If it turns out tobacco is not the near-guaranteed death sentence its detractors profess it is, if the risk associated with second-hand smoke is no greater than breathing air while being stuck in the Ft Pitt Tunnel during rush hour or Steeler game back-ups, then individual liberty and the free market must prevail. The last time I checked, dining out without the annoyance of having to smell unpleasant odors is not one of our inalienable rights.

For the record, Ms. Pist is a life-long non-smoker who does not want her health to be assaulted. But short of that threshold, Ms. Pist is not interested in compelling others to adhere to her “lifestyle choices” or diminishing the liberty of others so that her dining experience can be maximized. We need to get to the scientific bottom of the smoking argument and then let the chips fall where they may.


EdHeath said...

What struck me in your post was that you acknowledged the libertarian argument only at the end of your post. You know we have that big history of if you can’t prove its harming anyone else then get off my back. I don’t know how much weight it carries with the general public, but if you check out the blog Antirust you will see libertarianism in all its glory, at least as far as the smoking ban goes. But I suspect lawmakers, who are the crucial element here, are swayed far more by tobacco lobby money than by vague voter public health concerns or libertarian arguments. Lawmakers usually adopt what ever justification they need to support whatever they have already decided to do (ah, so young and yet so cynical). As far as I know there are only a couple of health studies on the books, so to speak, on smoking bans, and they are from smaller cities, and thus seem vulnerable to charges of being statistical aberrations. The study from Helena, Montana is interesting because the ban only lasted six months, and you could see sudden deaths from cardiac arrests go down and then go back up. But we should start to see larger studies, right? New York, Los Angeles, Philadelphia all have bans, I think. So we should start to see some definitive information. Still, look for the libertarians and smokers to hold out to the bitter end. After all, it should be a no-brainer to wear a motorcycle or bike helmet, and yet, what does Pennsylvania’s law say? (er, pardon the pun)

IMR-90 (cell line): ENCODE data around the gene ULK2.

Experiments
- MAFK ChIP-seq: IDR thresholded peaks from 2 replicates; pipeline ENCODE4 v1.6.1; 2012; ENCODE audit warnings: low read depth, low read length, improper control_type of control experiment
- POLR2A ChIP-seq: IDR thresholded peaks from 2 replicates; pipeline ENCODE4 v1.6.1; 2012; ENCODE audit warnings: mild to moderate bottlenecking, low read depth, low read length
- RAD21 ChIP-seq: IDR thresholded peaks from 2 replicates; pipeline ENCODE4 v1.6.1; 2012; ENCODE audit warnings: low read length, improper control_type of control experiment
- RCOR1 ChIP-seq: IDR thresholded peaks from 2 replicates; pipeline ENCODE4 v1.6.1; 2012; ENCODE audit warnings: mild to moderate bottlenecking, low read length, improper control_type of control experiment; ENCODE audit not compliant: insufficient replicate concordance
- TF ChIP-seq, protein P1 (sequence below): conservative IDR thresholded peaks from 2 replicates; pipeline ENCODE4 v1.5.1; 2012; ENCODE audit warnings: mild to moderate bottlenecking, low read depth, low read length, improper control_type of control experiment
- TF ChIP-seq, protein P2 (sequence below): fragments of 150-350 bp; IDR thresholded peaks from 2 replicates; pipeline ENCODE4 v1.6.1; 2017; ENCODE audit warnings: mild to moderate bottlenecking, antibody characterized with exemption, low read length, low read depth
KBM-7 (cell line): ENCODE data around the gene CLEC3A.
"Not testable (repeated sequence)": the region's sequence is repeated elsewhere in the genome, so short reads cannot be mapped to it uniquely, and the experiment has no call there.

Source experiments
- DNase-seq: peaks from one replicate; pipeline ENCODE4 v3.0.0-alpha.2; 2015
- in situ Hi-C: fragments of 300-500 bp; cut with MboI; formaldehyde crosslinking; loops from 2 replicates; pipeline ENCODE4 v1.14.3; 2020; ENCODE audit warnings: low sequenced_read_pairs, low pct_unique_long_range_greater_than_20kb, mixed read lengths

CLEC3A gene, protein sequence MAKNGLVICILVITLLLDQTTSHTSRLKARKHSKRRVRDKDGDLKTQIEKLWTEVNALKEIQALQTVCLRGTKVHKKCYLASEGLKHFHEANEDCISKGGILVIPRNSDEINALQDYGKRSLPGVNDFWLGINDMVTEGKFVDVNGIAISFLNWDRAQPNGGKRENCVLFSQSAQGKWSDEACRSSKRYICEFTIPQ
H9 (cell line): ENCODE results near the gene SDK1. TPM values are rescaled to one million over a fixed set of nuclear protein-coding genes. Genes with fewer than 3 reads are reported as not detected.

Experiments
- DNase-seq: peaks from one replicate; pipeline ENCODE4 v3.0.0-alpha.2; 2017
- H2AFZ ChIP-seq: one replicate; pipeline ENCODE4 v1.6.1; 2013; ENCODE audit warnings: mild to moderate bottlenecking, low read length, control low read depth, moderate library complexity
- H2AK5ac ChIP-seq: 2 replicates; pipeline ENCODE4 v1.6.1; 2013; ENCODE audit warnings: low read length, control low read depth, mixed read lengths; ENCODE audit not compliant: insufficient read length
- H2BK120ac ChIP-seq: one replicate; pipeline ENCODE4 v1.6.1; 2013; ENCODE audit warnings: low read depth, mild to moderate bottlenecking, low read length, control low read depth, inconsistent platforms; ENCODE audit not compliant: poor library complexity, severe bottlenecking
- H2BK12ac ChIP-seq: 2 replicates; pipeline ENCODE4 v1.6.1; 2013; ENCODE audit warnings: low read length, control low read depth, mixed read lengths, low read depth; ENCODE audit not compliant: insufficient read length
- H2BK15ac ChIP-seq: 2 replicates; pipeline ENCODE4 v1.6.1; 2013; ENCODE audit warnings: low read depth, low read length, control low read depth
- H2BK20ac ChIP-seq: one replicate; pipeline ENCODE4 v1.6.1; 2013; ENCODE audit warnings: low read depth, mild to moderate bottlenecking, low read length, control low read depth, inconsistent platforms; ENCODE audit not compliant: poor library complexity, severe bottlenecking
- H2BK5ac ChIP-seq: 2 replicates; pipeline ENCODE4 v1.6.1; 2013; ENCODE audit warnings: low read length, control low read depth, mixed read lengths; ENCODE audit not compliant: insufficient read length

Skip said...

Scientific bottoms:

Char, the CDC factsheet summarizes the data on health risks from second-hand smoke. Reference #2 on the list is particularly interesting.
There was some major study published late last year (but can't find the source now) accounting for excess mortality related to second-hand smoke. It was in the thousands, like 5-6 thousand, if I remember correctly.
Sad thing is that this is a sexy issue because it has moral tones. To place the issue in context, how much morbidity/mortality is 'caused' by violence in the US? Think there is much political will to stem it or to attend to the research on it? My concern lies with the priorities in this county/country. Not necessarily for or against smoking bans.

SirFuller said...

It's all about the taxes. The government makes a load of money off of cigarette sales, which is why there is no clear movement to ban them.

As they say "money makes the world go round" and in this case, it is keeping cigarettes legal.